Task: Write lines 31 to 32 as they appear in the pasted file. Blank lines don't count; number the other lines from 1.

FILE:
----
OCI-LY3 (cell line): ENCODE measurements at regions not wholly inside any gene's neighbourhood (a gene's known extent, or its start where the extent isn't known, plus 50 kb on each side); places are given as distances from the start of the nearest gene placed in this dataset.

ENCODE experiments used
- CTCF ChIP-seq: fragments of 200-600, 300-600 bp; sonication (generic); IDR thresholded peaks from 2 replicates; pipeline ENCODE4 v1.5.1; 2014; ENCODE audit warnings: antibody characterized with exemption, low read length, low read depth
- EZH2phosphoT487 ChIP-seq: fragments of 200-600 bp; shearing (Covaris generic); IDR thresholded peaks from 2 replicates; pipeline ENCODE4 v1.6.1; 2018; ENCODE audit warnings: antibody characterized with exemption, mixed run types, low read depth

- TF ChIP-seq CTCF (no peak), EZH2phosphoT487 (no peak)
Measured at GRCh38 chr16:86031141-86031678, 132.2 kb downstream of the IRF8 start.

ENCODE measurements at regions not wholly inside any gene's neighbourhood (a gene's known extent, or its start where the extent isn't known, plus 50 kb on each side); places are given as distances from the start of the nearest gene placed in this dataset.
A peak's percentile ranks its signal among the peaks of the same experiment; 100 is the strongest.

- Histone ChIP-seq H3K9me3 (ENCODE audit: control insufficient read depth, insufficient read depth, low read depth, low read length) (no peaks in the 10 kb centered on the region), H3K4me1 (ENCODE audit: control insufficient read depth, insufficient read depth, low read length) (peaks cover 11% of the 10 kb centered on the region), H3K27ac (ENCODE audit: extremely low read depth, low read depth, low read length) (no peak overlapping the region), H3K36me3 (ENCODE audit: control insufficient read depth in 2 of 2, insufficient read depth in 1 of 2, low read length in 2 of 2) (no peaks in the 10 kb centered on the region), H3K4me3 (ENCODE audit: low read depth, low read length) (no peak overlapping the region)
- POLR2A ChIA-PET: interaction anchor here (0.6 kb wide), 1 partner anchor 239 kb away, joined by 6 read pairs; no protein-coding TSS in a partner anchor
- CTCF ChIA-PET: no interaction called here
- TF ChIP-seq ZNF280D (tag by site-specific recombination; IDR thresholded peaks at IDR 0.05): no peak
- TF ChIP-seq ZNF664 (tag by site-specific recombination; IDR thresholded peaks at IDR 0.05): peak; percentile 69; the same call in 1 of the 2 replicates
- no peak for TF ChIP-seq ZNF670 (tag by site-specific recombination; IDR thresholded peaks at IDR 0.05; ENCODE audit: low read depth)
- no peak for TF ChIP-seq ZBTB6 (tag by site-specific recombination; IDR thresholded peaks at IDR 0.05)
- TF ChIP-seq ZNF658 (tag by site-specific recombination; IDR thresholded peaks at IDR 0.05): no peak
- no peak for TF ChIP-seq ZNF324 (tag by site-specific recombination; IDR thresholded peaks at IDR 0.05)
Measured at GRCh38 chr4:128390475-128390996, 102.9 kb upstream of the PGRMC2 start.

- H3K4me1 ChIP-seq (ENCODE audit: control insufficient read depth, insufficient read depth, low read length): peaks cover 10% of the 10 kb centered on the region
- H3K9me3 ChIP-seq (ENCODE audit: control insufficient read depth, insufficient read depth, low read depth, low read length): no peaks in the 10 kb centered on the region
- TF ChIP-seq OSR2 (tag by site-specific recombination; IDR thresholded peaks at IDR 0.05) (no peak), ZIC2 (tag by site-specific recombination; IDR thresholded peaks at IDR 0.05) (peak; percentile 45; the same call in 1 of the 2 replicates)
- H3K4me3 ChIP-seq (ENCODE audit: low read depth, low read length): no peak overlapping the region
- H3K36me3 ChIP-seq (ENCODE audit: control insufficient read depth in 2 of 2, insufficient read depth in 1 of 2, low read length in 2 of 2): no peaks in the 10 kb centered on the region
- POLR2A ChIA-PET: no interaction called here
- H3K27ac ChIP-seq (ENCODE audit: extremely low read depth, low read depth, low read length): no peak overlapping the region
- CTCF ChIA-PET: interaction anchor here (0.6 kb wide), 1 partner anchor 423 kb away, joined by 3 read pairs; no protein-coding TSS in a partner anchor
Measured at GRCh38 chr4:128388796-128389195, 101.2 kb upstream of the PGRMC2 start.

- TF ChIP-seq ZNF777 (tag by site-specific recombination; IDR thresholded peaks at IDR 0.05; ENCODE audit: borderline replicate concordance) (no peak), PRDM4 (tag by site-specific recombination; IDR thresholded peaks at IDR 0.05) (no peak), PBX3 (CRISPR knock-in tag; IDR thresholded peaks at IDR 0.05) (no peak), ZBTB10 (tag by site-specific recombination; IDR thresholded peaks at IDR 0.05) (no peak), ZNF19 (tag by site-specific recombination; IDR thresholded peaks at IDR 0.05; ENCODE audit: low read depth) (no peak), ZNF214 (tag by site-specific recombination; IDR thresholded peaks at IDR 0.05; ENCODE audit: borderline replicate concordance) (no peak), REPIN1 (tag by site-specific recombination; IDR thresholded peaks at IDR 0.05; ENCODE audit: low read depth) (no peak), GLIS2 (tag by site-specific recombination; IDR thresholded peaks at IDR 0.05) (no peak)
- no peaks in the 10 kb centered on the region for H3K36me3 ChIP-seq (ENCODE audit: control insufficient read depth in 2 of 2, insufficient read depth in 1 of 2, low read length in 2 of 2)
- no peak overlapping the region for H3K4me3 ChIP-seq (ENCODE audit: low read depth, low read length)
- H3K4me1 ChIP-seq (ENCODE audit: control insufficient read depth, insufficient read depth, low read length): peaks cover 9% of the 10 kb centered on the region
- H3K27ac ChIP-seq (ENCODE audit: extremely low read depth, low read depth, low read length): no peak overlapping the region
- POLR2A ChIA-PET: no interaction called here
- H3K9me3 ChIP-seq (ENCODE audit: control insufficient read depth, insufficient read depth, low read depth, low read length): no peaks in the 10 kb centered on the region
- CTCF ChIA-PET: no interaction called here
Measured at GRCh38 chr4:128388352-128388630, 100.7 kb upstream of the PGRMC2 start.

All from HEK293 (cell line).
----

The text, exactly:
- H3K4me1 ChIP-seq (ENCODE audit: control insufficient read depth, insufficient read depth, low read length): peaks cover 9% of the 10 kb centered on the region
- H3K27ac ChIP-seq (ENCODE audit: extremely low read depth, low read depth, low read length): no peak overlapping the region